Do you like char-broiled hamburgers? I certainly do and it's got to be one of North America's most popular foods. Well, did you know that the cooking of one char-broiled hamburger emits as many particulates as a 20-ton regulated Class A truck — starting with 2010 models — driving down the freeway for 143 miles?

This startling statement comes from a piece of research quoted from the New York Times by ENR deputy editor Tudor Van Hampton recently. That's how clean diesel engines have become. Seems hard to believe but such were the findings of a University of California at Riverside research team. Whether 100-percent accurate or not, there's a lot of research supporting some dramatic claims. For example, Brad Allen, vice president of product support and engineering for Genie Industries, says it would take 60 of the company's Tier 4 interim boomlifts to put out the same emissions as the first boom Genie manufactured in 1986.

So the environment is definitely benefiting from Tier 4. I won't get on a soap box about why that matters. But I would like to look at some of the impact the legislation might have on the equipment business and the rental industry, points that were discussed at a panel at last month's Lift & Access Showcase.

It's pretty well known by now that Tier 4 engines and the machines that contain them will be more expensive and obviously that's not something a rental company or any equipment buyer is going to rejoice about. But if what the engineers who have worked on Tier 4 engines are saying is true, we're going to see significantly improved fuel efficiency and performance from Tier 4 units. And with every new level comes other new technological advances.

While the actual cost of buying a Tier 4 machine will go up, cost of ownership may go down. Better fuel efficiency obviously means lower fuel costs. Just as with more recent model automobiles, for the most part, less maintenance will be required. Rental companies might save on service visits to machines on jobsites, that is additional fuel and cost savings. As more advancements are made in transmission of remote diagnostic data available, the savings increase incrementally. For example, John Deere now installs its JD Link telematics system on all of its Tier 4 interim-powered machines. While a lot of companies don't take advantage of this information, it can result in significant savings if applied properly.

In the process of doing the research to improve Tier 4 engines and the machines they go in, engineers have made a variety of other improvements, from improved drive trains to better engine compartment location and many other areas. Companies had to improve engines, redesign machines to fit different-shaped engines and in the process made other improvements. Another savings is that more machines now have auto-idle functions and automatic shutdown. When idling is reduced and machines shut down, obviously fuel is saved.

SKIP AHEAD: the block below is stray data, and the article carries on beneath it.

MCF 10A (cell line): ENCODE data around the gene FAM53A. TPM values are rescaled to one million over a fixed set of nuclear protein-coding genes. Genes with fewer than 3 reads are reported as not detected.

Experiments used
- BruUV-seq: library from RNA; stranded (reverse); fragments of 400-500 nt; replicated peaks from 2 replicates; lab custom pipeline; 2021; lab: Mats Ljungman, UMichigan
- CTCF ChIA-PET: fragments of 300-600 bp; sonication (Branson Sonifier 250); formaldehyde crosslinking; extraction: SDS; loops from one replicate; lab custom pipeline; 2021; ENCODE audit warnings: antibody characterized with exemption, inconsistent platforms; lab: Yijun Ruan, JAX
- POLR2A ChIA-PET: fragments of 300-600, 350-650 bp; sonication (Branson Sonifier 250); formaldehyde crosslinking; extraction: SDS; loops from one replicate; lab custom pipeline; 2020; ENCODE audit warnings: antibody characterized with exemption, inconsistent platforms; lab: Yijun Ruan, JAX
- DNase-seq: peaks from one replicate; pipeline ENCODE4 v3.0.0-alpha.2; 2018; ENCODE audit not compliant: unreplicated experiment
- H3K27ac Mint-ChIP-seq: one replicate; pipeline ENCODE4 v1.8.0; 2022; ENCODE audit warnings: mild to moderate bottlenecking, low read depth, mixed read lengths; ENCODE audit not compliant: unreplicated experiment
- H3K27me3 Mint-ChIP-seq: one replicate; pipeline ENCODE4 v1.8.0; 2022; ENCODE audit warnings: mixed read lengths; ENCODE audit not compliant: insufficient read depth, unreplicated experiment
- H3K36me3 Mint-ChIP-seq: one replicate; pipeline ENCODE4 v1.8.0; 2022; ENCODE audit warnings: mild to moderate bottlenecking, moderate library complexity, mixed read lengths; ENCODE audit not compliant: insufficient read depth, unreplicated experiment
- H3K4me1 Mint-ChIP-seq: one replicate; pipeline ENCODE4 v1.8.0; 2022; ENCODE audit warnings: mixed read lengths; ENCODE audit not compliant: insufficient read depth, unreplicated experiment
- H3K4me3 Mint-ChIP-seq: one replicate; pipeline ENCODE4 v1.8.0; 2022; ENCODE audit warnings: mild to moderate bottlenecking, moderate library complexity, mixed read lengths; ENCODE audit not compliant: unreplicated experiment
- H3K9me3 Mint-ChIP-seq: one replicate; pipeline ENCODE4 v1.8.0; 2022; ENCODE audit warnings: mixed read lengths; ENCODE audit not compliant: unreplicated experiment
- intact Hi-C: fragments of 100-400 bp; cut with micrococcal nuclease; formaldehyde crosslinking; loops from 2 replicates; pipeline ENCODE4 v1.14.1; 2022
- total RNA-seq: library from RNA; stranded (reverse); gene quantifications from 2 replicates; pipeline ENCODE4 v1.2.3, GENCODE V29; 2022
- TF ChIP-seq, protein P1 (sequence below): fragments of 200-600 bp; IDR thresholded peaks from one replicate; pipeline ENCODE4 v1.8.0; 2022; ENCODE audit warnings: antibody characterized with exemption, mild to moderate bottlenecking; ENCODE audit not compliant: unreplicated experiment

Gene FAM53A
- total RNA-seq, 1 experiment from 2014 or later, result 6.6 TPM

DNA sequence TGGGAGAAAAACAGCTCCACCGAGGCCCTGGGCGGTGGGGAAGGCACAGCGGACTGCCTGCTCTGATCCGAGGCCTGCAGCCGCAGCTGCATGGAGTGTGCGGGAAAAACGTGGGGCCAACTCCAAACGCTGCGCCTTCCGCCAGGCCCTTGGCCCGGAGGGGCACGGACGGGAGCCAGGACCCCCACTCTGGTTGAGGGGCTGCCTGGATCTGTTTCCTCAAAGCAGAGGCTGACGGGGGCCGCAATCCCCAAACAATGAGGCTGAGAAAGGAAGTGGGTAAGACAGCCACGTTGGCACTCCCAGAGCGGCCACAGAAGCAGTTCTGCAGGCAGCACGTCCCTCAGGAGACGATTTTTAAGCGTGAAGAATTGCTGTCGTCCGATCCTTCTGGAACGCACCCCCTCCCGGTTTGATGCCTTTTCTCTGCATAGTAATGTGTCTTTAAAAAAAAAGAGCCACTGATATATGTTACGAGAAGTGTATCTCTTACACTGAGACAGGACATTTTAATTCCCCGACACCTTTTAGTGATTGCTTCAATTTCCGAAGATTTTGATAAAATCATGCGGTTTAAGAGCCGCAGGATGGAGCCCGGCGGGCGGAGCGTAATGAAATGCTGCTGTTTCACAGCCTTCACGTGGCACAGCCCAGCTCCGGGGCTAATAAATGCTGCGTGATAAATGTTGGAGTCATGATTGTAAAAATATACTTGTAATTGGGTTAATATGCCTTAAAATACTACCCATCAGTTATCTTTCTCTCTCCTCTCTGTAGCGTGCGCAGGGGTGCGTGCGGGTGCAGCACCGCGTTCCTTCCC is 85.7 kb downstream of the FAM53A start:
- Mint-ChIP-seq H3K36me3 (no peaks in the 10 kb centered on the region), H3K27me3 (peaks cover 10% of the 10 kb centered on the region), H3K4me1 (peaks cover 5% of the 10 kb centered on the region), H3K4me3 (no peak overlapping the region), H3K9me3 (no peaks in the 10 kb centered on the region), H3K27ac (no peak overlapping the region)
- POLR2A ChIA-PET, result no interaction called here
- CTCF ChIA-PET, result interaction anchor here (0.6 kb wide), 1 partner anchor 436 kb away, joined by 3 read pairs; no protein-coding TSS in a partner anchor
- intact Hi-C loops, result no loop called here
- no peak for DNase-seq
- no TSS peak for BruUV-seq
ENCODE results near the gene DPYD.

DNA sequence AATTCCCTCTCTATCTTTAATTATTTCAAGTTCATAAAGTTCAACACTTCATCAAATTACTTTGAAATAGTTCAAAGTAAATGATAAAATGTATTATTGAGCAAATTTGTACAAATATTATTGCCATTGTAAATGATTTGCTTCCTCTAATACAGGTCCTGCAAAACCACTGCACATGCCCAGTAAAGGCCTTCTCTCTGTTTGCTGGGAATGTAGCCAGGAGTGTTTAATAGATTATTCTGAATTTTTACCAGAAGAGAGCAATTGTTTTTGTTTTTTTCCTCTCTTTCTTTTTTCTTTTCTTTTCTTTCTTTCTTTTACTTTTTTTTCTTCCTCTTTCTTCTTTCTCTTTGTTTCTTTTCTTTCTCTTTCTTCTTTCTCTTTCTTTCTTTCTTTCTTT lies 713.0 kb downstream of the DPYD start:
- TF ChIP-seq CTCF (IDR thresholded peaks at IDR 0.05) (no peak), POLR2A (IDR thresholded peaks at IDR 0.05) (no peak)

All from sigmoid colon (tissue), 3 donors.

There are some valid concerns about the resale value of Tier 4 machines, which won't really hit too much for a few years until people start re-selling them. One concern is over the sale of machines to other countries because Tier 4 machines require low-sulfur diesel fuel, which is only available at this point in North America, Europe and Japan, thus limiting the marketability of those machines internationally. With Tier 4 regulations not applicable in most countries, this is a concern. There is the possibility that low-sulfur diesel will become more widely available in coming years. This is an issue we will know more about as it unfolds in the coming months and years.

There will also be marketing benefits, even though these aren't immediately apparent. Most construction contractors are not going to ask you about emissions levels, but increasingly, especially on government and industrial jobs, this will matter in the coming years if it doesn't already.

There is a lot about the impact of Tier 4 that it is much too soon to answer and time will tell. In next month's issue we'll have a more in-depth report on the Tier 4 seminar at the Lift & Access Showcase and some of the others issues it raised as well as more equipment presentations. We will be examining the impact of Tier 4 on an ongoing basis and eagerly welcome comment from our readers.